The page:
When the Oxford Dictionary declared "selfie" the 2013 word of the year, it inadvertently kicked off a familiar argument about the relationship between women—or more precisely girls—and culture.
On Slate, Rachel Simmons took the standard third-wave-feminism, girl-culture-is-good line. She argues that selfies are an example of young women promoting themselves and taking control of their own self-presentation: Think of each one, she says, as "a tiny pulse of girl pride—a shout-out to the self." In response, Erin Gloria Ryan on Jezebel opted for an old-school, second-wave-feminism, culture-is-oppressive argument. Selfies teach girls to obsess over their appearance and judge themselves on the basis of beauty rather than accomplishments, she says: "They're a reflection of the warped way we teach girls to see themselves as decorative."
Both perspectives have their strengths and their drawback. What's interesting, though, is that, beneath Simmons and Ryan’s disagreements lies a broader consensus: that all selfies share an essential selfie-ness. Ryan, for example, acknowledges that a selfie of the first female Marines to finish infantry training (and one who was injured before she could complete the course) is awesome and empowering. But then she brushes it away as irrelevant and not a "typical" selfie. Simmons, meanwhile, says she worries about girls who spend hours editing out the blemishes in their selfies, but concludes by insisting that "The selfie flaunts the restrictions of 'good girl' culture." The selfie may be good or it may be bad, but Simmons and Ryan agree that its essence is all one thing or all the other. Aberrations are to be explained away.
But is there really an essential selfie-ness? You can make a selfie celebrating your achievements as a Marine, or you can make a selfie attempting to turn yourself into the airbrushed models on glossy magazines. They're both selfies, just as 50 Shades of Grey and To The Lighthouse are both books. The selfie is a deliberate, aesthetic expression—it's a self-portrait, which is an artistic genre with an extremely long pedigree. There can be bad self-portraits and good self-portraits, but the self-portrait isn't bad or good in itself. Like any art, it depends on what you do with it.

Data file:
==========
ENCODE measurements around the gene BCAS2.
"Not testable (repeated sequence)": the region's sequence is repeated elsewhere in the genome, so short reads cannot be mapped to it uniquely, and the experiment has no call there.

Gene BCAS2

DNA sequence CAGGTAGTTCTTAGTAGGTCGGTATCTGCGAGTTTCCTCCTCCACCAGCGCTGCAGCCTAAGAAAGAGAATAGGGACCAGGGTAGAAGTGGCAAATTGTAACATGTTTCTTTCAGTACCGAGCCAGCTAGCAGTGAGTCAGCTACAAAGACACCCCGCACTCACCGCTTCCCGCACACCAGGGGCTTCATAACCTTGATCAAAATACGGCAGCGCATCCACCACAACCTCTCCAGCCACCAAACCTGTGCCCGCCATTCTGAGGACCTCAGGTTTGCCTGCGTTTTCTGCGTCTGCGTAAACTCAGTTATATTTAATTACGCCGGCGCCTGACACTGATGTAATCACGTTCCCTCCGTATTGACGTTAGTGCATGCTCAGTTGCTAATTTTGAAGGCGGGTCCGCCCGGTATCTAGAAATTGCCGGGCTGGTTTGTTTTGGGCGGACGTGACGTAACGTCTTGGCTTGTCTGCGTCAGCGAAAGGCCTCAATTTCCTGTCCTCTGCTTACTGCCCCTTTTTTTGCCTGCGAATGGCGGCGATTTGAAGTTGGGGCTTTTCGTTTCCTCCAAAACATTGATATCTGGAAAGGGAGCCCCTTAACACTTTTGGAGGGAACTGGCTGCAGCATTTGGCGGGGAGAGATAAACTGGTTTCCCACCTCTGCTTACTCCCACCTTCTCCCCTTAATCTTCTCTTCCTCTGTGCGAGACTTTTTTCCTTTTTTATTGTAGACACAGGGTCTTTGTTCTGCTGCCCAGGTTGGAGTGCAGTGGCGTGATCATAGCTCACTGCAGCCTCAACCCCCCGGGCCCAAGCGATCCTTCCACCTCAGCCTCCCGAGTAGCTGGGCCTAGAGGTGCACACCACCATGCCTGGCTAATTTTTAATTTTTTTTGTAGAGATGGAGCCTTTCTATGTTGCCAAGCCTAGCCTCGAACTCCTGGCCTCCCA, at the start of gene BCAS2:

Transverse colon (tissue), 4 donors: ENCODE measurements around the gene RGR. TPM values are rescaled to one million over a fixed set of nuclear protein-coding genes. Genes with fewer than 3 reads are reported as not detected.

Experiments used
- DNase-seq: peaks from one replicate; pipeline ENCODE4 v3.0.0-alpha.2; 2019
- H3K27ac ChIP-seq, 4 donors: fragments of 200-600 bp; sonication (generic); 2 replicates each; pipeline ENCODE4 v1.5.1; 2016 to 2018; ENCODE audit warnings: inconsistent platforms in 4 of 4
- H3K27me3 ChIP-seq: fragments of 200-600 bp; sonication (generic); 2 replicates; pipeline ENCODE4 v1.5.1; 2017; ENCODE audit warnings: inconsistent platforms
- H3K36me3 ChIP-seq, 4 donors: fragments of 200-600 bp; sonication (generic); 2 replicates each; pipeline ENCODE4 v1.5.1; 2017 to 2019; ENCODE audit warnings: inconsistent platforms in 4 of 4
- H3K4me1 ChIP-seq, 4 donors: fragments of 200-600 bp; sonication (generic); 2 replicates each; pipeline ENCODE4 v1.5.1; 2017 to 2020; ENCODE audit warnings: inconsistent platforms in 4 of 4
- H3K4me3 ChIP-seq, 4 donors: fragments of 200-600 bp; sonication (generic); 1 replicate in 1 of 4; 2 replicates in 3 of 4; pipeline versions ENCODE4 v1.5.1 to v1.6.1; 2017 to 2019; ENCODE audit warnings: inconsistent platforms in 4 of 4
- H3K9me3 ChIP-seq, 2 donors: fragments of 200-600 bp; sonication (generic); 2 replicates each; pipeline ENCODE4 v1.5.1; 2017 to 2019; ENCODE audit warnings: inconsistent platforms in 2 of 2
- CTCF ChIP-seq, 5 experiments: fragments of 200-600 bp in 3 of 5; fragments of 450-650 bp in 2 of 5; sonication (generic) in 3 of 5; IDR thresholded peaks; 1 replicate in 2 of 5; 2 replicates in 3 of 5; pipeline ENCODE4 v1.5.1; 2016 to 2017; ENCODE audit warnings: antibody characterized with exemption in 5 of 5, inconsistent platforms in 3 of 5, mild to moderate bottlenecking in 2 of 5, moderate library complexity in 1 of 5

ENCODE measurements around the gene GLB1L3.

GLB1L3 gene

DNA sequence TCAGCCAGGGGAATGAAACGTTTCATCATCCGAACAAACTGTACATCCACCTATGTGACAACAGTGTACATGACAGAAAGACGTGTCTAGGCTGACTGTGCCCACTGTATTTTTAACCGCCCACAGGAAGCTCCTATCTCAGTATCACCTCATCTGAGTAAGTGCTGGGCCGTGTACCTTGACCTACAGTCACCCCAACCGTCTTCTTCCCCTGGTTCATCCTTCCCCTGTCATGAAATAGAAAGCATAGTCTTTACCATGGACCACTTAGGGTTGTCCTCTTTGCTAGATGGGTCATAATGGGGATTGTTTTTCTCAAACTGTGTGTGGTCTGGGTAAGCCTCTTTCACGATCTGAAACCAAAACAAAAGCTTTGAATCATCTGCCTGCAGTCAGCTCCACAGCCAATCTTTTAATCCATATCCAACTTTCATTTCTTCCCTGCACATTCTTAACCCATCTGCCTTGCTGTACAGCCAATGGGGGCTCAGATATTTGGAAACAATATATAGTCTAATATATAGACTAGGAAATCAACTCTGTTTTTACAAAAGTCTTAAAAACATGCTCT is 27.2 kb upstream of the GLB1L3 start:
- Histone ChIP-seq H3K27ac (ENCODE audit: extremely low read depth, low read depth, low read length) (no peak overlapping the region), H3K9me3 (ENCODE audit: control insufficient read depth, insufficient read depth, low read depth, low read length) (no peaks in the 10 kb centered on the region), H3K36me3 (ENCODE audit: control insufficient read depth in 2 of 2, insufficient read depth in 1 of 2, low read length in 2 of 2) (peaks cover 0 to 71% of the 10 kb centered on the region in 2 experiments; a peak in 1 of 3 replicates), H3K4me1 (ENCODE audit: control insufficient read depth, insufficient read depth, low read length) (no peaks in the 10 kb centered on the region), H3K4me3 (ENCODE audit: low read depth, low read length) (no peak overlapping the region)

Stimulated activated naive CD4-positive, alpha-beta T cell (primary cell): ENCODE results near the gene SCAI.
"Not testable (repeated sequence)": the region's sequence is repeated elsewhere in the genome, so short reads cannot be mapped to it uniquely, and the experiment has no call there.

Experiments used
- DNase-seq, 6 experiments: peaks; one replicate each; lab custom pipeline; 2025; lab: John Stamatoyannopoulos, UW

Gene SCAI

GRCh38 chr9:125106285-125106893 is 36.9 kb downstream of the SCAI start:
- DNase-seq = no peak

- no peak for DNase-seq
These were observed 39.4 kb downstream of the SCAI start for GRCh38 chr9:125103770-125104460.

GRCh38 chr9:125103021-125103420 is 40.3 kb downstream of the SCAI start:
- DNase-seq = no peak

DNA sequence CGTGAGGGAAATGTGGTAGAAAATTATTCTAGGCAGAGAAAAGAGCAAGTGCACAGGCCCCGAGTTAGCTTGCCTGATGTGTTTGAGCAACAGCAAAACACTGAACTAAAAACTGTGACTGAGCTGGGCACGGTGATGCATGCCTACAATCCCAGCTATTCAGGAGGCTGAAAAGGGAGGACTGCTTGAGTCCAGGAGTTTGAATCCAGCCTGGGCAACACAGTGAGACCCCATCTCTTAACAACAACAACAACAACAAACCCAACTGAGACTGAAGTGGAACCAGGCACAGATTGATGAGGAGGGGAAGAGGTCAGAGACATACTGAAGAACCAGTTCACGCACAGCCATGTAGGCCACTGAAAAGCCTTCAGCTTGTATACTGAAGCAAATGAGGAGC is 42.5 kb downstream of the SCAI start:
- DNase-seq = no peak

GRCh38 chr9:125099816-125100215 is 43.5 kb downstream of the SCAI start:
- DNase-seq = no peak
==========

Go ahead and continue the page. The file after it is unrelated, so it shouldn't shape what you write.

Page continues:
As one example, consider this:
That's a selfie posted by Zahira Kelly (@bad_dominicana) under #feministselfie—a hashtag reacting to the anti-selfie Jezebel article. In the photo, the bright-pink lipstick battles for attention with the big-frame glasses, the thoughtful stare behind them, and the unapologetic curls. The image is flamboyantly contemplative, or contemplatively flamboyant—and, given the history of white appropriation of black women's bodies (still ongoing, Lily Allen) it's also a quietly defiant declaration of Kelly's ownership of her own image. The accompanying tweet reads "taking time out of my day to admire myself in the midst of constant antiblack misogynist degradation. #feministselfie." That's a pretty explicit statement that for women of color, appreciating, imagining, and portraying the self is a feminist act.
Here's another example.
Again, this is a selfie posted in response to the current controversy. It's from the Facebook account of Caroline Small, a critic who has written on my website, the Hooded Utilitarian. Her message with the picture read, "Since selfies are getting harassed on the internet today, I'll post one in selfie solidarity." You might say that this isn't a pure selfie—there's that boy, after all, snug up against his mom. But you could also argue that, in self-consciously framing this as a selfie, Small is (playfully) including her son as part of who she is. A portrait of the self includes her son as part of that self, just as the Marine selfie pic is a self-portrait, not of one person isolated, but of comrades.
Ryan, and perhaps Simmons as well, might argue that these selfies are atypical. But if you're willing to look at it closely enough, every selfie is atypical to some degree, just as every piece of art (good or bad) is atypical. People use a common form in different ways; that's how art works. The effort to erase individual variation and turn selfies solely into a symptom, for good or ill, recalls the moral panic around other new or marginal art forms, whether the anti-comic hysteria of the 1950s or the more recent hand-wringing and censorship around erotic ebooks. In each case, a medium or genre is associated with, and becomes a stand-in for, anxieties around a marginal group: children for comics, women for erotic ebooks, and teen girls in the case of selfies. In the process, individual voices get flattened out. Each unique teen girl posting a selfie, regardless of why she does it, becomes the generic “teen girl.”
This is not to say that selfies have no common characteristics. Talking about the sociological implications of those characteristics can be fine as long as it's done carefully. For that matter, both Small and Kelly are engaged in a dialog with and about the selfie as genre, just as all artists engage in a dialog with their art form. But recognizing that selfies are a genre is different than saying that selfies have one overarching truth, be it empowerment or degradation. Instead of rushing to put every individual into one box, it would be nice if we could take the time to look at individual selfies as individual selfies—portraits that represent different people, rather than a single, monotonous, multi-headed self.